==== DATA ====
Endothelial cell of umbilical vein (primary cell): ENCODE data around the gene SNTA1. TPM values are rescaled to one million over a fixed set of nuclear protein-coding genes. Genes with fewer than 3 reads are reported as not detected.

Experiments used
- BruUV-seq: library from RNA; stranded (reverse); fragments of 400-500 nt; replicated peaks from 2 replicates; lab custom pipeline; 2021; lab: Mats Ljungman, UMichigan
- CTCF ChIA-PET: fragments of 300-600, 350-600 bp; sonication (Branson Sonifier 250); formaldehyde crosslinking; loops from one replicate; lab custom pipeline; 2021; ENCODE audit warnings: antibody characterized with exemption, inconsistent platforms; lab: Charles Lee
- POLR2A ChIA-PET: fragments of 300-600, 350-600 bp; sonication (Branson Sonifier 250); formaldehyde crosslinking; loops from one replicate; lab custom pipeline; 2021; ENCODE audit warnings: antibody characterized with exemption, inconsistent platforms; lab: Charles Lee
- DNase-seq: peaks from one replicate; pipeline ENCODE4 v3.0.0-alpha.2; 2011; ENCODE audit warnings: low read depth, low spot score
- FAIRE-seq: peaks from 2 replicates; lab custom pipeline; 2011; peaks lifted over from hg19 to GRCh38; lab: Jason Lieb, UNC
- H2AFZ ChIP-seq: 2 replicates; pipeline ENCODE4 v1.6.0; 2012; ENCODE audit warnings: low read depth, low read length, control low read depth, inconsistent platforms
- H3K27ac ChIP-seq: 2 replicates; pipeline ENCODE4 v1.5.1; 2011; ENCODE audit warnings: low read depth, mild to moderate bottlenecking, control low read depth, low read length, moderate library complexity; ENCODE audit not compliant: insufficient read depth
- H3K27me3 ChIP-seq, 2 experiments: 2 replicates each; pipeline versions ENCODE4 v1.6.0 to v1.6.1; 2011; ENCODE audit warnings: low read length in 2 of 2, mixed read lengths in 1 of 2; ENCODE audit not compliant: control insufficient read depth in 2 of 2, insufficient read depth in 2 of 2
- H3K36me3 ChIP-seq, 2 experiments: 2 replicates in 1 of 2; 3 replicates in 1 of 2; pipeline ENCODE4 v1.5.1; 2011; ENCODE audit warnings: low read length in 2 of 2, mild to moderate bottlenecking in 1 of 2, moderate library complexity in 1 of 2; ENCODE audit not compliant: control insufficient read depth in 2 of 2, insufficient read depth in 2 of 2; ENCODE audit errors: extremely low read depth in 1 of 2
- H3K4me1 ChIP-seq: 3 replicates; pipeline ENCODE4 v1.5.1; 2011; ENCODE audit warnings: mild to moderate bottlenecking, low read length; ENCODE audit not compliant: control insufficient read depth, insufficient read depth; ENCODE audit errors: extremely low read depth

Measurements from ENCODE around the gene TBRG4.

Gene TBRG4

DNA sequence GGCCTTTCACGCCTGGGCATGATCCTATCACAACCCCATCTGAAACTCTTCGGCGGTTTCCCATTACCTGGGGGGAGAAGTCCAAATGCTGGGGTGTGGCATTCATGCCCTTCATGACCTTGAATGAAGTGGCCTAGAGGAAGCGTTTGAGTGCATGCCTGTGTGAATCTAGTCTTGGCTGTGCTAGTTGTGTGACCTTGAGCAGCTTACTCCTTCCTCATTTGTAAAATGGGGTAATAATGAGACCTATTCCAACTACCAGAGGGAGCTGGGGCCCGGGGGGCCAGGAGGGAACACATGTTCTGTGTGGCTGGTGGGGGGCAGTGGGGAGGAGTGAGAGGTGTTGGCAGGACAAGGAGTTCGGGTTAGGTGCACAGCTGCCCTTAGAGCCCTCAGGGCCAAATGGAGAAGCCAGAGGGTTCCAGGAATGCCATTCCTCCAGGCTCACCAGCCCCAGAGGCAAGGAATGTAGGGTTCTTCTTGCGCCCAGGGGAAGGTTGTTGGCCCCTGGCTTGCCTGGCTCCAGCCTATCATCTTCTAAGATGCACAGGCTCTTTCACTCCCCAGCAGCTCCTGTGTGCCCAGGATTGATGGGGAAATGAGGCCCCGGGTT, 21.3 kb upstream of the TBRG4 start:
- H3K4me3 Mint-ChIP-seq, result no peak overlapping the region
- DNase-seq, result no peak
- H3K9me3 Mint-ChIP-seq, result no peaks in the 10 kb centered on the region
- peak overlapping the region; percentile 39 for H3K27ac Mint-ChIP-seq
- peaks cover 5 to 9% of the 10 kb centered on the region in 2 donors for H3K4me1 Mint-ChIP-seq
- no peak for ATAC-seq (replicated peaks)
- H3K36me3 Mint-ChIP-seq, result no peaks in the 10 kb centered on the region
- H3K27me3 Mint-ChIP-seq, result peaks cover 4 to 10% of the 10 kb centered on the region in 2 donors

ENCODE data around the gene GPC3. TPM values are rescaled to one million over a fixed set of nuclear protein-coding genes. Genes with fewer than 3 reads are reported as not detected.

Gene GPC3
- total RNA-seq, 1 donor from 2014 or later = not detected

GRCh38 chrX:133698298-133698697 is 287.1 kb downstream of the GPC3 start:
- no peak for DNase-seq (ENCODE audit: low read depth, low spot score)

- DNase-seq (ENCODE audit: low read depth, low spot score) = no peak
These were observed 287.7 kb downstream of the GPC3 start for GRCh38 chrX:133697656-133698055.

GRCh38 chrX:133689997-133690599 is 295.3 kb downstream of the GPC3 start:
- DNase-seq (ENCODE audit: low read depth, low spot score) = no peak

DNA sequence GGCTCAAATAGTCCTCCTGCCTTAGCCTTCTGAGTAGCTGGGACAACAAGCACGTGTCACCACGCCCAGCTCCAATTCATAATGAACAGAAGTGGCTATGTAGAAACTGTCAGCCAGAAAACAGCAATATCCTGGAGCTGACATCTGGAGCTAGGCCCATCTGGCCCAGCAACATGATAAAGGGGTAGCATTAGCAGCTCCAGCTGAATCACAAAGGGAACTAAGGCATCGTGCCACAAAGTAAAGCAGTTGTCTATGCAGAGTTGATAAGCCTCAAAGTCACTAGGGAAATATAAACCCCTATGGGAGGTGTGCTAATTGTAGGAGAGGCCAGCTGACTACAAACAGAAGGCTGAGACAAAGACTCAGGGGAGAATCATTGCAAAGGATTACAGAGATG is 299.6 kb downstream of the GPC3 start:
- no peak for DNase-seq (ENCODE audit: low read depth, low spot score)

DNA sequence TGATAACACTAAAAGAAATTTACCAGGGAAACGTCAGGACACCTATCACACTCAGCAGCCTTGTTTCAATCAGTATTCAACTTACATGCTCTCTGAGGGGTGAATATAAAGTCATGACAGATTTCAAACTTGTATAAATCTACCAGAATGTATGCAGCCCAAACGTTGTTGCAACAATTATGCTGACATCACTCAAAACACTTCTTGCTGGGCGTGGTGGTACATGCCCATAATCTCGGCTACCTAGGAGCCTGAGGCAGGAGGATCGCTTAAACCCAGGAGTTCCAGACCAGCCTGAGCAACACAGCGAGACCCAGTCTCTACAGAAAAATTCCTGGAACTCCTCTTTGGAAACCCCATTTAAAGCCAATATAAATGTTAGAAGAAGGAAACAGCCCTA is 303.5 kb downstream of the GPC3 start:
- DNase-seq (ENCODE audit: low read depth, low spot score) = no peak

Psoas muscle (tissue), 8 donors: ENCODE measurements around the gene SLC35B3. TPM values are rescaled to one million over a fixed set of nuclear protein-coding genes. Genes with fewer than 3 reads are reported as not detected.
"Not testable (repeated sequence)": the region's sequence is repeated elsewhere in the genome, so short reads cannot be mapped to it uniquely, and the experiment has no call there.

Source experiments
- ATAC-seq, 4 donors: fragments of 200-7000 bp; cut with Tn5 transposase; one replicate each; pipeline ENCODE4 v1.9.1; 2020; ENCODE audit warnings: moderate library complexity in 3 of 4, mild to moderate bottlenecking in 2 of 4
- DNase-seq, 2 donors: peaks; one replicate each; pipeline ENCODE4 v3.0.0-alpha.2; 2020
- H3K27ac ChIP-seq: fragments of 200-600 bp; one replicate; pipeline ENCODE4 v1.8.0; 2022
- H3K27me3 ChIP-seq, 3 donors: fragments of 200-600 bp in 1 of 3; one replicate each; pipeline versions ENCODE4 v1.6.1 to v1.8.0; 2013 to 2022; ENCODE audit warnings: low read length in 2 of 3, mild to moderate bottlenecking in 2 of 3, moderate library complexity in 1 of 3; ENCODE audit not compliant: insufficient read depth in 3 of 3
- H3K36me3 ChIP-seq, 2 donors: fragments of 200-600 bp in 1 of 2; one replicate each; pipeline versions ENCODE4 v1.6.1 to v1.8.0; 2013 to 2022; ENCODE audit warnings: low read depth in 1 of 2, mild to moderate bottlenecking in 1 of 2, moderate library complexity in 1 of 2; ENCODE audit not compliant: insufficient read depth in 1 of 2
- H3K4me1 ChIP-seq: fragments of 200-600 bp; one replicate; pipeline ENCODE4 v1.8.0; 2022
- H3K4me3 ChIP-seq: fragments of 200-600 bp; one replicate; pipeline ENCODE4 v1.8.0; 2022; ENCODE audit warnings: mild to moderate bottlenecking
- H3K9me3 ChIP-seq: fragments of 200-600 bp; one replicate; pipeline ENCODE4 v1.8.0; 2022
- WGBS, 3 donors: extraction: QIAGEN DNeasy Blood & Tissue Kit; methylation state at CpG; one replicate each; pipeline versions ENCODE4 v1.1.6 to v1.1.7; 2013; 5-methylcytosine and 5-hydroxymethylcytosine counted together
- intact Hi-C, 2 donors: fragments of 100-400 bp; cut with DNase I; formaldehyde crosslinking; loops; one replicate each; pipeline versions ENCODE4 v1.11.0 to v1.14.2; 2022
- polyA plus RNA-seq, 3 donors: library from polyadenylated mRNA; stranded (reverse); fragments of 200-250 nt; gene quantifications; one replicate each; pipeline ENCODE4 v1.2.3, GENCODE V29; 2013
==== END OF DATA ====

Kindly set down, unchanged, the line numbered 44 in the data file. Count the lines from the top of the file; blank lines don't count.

- H3K36me3 ChIP-seq, 2 donors: fragments of 200-600 bp in 1 of 2; one replicate each; pipeline versions ENCODE4 v1.6.1 to v1.8.0; 2013 to 2022; ENCODE audit warnings: low read depth in 1 of 2, mild to moderate bottlenecking in 1 of 2, moderate library complexity in 1 of 2; ENCODE audit not compliant: insufficient read depth in 1 of 2